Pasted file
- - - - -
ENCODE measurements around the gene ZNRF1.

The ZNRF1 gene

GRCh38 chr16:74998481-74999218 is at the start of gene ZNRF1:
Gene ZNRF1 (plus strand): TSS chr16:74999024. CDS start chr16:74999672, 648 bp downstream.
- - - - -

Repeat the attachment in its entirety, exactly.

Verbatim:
ENCODE measurements around the gene ZNRF1.

The ZNRF1 gene

GRCh38 chr16:74998481-74999218 is at the start of gene ZNRF1:
Gene ZNRF1 (plus strand): TSS chr16:74999024. CDS start chr16:74999672, 648 bp downstream.